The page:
- As when learning a lot of new skills (or retraining into an old one), often we’re more tense than we need to be, and we tend to exaggerate the movement required. For my doodling, this manifested as “pressing too hard”, which caused pain. One way I’ve been training my body not to press too hard is to use a mechanical pencil when I doodle now. If I press too hard, the lead breaks. (Warning! Something needs to change!)
How do you determine in this case whether you’re doing damage or not?
For me, usually it’s :
- how much does it hurt – if the pain is sharp or excruciating, I’m likely doing something wrong. If it’s an ache, there’s a good chance I’m creating muscle memory, or it’s a warning.
- how long does the pain last – If the pain lasts considerably longer than I was doing the activity – likely I’m doing damage. If it’s a day or so for a day’s worth of work, and especially if the pain isn’t sharp? Good chance I’m stretching my mental and physical muscles.
- does it feel like my “form” is right – this one is a little weird. I can sit at a computer and work for 20 hours a day, and I will do it in pain, because I got “used” to it. My posture has always been bad at the computer (I’m sitting on the couch typing right now) and I have to make a mental effort to “sit right”. When I do, I feel better. When you start to find your muscles are sore at the machine, sit back for a moment and take stock of how you’re asking your body to work. Is it realistic? Is it fair to expect your organic machine to do this sort of work? If it’s not, correct it. If you’re not sure how you should sit or feel at your workstation, consider checking with a professional. If you have access to an ergonomist at work, take advantage of it. Lots of companies have someone trained in ergonomics these days.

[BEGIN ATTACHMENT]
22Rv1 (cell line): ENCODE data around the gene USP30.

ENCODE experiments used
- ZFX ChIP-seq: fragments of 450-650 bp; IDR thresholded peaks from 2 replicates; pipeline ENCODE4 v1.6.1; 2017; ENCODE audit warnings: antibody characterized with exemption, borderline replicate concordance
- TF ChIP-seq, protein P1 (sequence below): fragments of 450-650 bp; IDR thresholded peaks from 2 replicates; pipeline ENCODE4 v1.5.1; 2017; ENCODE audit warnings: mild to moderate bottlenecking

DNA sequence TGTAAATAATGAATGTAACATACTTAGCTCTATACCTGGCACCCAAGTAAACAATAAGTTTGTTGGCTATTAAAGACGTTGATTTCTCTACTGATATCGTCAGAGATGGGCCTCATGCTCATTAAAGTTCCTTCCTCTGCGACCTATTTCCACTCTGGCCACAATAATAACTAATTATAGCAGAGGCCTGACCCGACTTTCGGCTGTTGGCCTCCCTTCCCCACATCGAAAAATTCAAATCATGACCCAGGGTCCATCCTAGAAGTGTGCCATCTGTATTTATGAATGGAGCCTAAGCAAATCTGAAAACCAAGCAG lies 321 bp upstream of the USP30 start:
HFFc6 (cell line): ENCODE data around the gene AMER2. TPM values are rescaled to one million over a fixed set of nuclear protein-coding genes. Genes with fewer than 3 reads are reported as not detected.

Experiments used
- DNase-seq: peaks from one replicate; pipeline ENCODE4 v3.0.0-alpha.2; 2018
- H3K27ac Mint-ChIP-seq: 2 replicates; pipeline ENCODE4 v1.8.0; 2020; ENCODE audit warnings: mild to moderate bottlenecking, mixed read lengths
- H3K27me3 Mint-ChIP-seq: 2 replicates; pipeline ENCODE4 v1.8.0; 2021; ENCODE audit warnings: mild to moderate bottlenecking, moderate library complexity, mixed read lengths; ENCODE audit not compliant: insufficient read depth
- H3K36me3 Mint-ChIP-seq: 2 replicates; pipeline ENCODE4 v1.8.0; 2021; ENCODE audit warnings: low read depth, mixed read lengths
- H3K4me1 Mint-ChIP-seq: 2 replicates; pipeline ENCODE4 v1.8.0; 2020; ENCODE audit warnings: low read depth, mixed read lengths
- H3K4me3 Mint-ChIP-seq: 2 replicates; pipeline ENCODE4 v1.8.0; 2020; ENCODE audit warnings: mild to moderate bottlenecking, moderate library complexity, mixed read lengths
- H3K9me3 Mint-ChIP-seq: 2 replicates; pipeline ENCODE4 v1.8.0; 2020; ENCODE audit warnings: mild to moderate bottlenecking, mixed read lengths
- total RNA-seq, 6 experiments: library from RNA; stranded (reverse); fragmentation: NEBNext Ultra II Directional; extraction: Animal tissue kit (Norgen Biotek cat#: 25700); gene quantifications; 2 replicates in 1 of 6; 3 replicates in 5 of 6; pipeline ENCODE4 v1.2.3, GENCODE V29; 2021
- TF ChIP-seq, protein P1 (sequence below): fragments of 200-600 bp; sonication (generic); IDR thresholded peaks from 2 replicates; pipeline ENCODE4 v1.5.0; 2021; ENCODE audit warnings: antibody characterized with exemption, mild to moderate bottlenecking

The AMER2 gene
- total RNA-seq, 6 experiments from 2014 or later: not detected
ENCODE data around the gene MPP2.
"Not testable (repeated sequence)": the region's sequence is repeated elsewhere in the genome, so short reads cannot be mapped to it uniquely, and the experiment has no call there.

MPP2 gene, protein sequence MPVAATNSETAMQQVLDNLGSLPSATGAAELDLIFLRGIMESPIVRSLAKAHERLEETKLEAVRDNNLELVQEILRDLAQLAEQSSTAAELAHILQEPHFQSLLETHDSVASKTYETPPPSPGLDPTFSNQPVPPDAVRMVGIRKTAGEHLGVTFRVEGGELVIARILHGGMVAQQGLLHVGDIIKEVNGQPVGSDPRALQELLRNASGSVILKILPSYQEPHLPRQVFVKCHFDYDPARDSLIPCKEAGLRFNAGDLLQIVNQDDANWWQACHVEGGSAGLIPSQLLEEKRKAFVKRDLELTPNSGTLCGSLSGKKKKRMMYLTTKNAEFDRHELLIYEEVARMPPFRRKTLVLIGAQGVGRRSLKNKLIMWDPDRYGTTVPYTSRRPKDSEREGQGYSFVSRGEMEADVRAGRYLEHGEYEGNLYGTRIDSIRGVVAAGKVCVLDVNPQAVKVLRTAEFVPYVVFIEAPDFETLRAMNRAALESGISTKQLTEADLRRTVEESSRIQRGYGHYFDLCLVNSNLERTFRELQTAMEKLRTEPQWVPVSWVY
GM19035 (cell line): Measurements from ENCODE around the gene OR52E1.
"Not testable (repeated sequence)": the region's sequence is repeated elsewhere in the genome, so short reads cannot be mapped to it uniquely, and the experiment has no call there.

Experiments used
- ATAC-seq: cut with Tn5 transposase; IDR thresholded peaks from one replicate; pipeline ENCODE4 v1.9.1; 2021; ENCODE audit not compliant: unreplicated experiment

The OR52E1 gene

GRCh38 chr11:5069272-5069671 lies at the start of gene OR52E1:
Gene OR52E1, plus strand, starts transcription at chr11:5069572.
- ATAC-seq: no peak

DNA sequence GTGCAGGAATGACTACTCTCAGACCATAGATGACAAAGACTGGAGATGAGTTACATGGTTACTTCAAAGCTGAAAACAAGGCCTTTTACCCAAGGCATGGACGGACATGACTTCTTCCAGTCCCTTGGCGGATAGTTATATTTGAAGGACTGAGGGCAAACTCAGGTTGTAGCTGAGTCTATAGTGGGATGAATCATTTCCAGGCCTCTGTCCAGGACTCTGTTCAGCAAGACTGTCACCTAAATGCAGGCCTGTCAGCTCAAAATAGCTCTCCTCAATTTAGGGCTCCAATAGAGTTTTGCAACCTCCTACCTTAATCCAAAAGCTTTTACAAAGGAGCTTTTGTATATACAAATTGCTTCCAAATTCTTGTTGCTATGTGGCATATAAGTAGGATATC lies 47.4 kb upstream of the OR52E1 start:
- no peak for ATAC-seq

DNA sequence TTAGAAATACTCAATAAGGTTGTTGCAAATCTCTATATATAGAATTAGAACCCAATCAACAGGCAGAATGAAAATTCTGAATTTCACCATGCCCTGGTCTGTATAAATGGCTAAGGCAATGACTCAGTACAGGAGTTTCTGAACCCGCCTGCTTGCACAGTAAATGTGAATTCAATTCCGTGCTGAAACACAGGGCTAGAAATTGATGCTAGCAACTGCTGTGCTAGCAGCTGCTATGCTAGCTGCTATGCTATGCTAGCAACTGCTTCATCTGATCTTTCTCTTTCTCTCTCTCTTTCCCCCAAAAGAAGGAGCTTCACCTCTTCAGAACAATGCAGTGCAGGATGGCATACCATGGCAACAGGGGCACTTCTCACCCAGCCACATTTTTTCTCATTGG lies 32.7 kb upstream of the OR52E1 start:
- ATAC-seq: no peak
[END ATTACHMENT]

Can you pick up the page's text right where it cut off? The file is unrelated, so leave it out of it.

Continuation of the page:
Sometimes only you can answer these question, sometimes a quick Internet search can help you find a guideline. In fact, there’s a chance that’s how you ended up here in the first place.
Know that what works for one person, doesn’t necessarily work for everyone, so be wary of anyone that tells you “your table should be x” high” or some other type of “fixed” measurement. Your equipment must fit YOU. Not some fictional, average, standard, stereotypical? person.
Today’s post brought to you by Aerosmith – Back in the Saddle